The values obtained in the determinations of content for the remaining heavy metals listed in provisions regulating maximum admissible concentrations for thermal waste disposal are presented in Table 4, and they show that activated coke has a fairly high efficiency for their removal.

Table 4: Contents of selected heavy metals in active coke samples.

A greater than sevenfold increase in the content of Pb, Cd, and Sb in the coke was observed, which means that the coke layer adsorbed a very substantial amount of these metals. The level of sorption for Cu, Co, and Ni was lower, only 1.2–1.4-fold. The content of Tl and As remained unchanged, while for Cr, Mn, and V there was even a slight decrease, which could be interpreted as no significant change within the bounds of experimental error. The data presented in Table 4 related to the last five metals are not necessarily evidence of the low absorptive efficiency of coke, but may be due to the absence of these metals in the volatile state in the flue gases.

4. Conclusion

Commercial active coke was found to be a good after-cleaning agent for flue gases generated in the incineration of municipal waste. This applies to its efficiency as a trap for SO2 and HCl as well as for the eleven heavy metals with limits to admissible levels of discharge designated under the relevant legal regulations. The properties of coke granules varied with respect to distance from the outer surface. It was observed that the nearer the surface, the higher the activation level, and hence the more developed the porous structure of the coke. A resulting differentiated distribution of amounts of trapped pollutants was clearly observed for SO2 and HCl, but not for Hg. The adsorptive properties for coke in the working temperature range of the adsorber bed and at higher temperatures may be considered stable.


The author is grateful to AGH University of Science and Technology (Project for its financial support of this work.


  1. “Directive 2000/76/EC of the European Parliament and of the Council of 4 December 2000 on the incineration of waste,” Official Journal L, vol. 332, pp. 91–111, 2000.
  2. G. Witalinski, “Przeciwprądowy system adsorpcyjnego oczyszczania spalin i przemysłowych gazów odlotowych metoda WKV z wykorzystaniem reaktorów ze złożem koksu/węgla aktywnego,” Przegląd Komunalny, vol. 78, pp. 41–43, 1998 (Polish). View at Google Scholar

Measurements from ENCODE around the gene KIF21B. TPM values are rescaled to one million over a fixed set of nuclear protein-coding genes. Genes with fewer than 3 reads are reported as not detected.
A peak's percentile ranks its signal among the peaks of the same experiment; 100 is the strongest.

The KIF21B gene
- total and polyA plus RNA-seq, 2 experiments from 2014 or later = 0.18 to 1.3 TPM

3. K. B. Mathur and N. Epstein, Spouted Beds, Academic Press, New York, NY, USA, 1974.
  4. M. Passos, L. S. Oliveira, A. S. Franca, and G. Massarani, “Bixin powder production in conical spouted bed units,” Drying Technology, vol. 16, no. 9-10, pp. 1855–1879, 1998. View at Google Scholar · View at Scopus
  5. Q. Y. Zhu, C. J. Lim, N. Epstein, and H. T. Bi, “Hydrodynamic characteristics of a powder-particle spouted bed with powder entrained in spouting gas,” Canadian Journal of Chemical Engineering, vol. 83, no. 4, pp. 644–651, 2005. View at Google Scholar · View at Scopus
  6. B. Buczek, “The influence of properties within particles of active carbons on selected adsorption processes,” in Studies in Surface Science and Catalysis, vol. 120 of A Adsorption and Its Applications in Industry and Environmental Protection, pp. 507–530, 1999. View at Google Scholar
  7. D. Geldart, “Types of gas fluidization,” Powder Technology, vol. 7, no. 5, pp. 285–292, 1973. View at Google Scholar · View at Scopus
  8. P. Webb and C. Orr, Analytical Methods in Fine Particle Technology, Micromeritics Instrument Corporation, Norcross, Ga, USA, 1997.
  9. M. M. Dubinin, “Adsorption properties and microporous structures of carbonaceous adsorbents,” Carbon, vol. 25, no. 5, pp. 593–598, 1987. View at Google Scholar · View at Scopus
  10. D. Dollimore and G. R. Heal, “An improved method for the calculation of pore size distribution from adsorption data,” Journal of Applied Chemistry, vol. 14, pp. 109–114, 1964. View at Google Scholar
  11. R. C. Bansal and M. Goyal, Activated Carbon Adsorption, CRC Press Taylor & Francis Group, Boca Raton, Fla, USA, 2005.
  12. A. Światkowski, S. Blniak, G. Trykowski, B. Buczek, and J. Zlȩtkiewicz, “Studies on wear of activated coke used in the end stage of flue gas cleaning in an incineration plant,” Przemysl Chemiczny, vol. 88, no. 4, pp. 358–361, 2009 (Polish). View at Google Scholar · View at Scopus